The testimony of forensic identification science: What expert witnesses say and what factfinders hear

Dawn McQuiston-Surrett, Michael Saks

Research output: Contribution to journalArticle

53 Scopus citations


This research examined how variations in the presentation of forensic science information affect factfinders' judgments in a trial. Participants read a summary of a murder case, the critical testimony being the results of a microscopic hair comparison given by a forensic expert. Across two experiments we manipulated how the expert expressed his results, whether he gave an explicit conclusion concerning identity of the hair, and whether the limitations of forensic science were expressed during trial. Qualitative testimony was more damaging to the defense than quantitative testimony, conclusion testimony increased the defendant's culpability ratings when findings were presented quantitatively, and expressing limitations of forensic science had no appreciable effect. Results are discussed in terms of factfinders' interpretation of forensic identification evidence.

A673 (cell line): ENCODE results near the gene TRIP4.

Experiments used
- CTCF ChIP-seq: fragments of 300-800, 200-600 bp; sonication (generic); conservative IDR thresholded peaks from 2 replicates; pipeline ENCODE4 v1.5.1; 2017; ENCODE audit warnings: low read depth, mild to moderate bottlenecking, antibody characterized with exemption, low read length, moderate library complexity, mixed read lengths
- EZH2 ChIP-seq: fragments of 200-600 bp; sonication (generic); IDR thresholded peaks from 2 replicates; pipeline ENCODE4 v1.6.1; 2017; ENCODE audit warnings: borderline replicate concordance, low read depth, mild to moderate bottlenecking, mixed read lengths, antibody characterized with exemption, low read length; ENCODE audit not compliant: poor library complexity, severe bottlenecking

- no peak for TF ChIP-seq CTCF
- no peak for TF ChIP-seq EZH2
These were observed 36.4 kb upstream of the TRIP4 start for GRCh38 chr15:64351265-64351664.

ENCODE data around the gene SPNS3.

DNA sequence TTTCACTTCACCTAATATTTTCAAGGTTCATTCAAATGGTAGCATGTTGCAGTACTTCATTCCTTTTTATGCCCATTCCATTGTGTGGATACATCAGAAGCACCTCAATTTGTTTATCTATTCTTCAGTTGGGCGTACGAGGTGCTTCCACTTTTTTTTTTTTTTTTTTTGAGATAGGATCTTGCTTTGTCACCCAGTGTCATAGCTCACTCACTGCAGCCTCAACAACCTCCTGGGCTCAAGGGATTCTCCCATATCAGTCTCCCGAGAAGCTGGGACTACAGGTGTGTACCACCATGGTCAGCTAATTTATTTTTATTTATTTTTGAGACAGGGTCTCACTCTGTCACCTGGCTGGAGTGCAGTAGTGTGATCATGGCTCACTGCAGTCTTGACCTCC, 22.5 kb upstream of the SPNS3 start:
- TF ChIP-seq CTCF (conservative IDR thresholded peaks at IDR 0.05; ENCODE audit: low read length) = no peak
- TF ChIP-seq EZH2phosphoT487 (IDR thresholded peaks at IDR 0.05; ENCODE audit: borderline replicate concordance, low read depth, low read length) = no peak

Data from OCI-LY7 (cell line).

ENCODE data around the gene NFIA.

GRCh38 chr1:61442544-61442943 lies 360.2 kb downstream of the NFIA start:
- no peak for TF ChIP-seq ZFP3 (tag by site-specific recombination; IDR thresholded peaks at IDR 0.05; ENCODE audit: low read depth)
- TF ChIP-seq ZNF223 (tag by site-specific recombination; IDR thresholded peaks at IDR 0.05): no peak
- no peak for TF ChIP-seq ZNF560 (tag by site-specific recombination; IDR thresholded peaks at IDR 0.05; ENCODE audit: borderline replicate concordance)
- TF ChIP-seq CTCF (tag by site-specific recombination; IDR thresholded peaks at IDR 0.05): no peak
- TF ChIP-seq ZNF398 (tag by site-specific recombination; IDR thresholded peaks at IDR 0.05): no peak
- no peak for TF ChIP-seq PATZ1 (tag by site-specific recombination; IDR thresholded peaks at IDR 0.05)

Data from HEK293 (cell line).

Original languageEnglish (US)
Pages (from-to)436-453
Number of pages18
JournalLaw and Human Behavior
Issue number5
StatePublished - Oct 1 2009



  • Expert testimony
  • Forensic science
  • Juror and judge decision-making

ASJC Scopus subject areas

  • Arts and Humanities (miscellaneous)
  • Psychology(all)
  • Psychiatry and Mental health
  • Law

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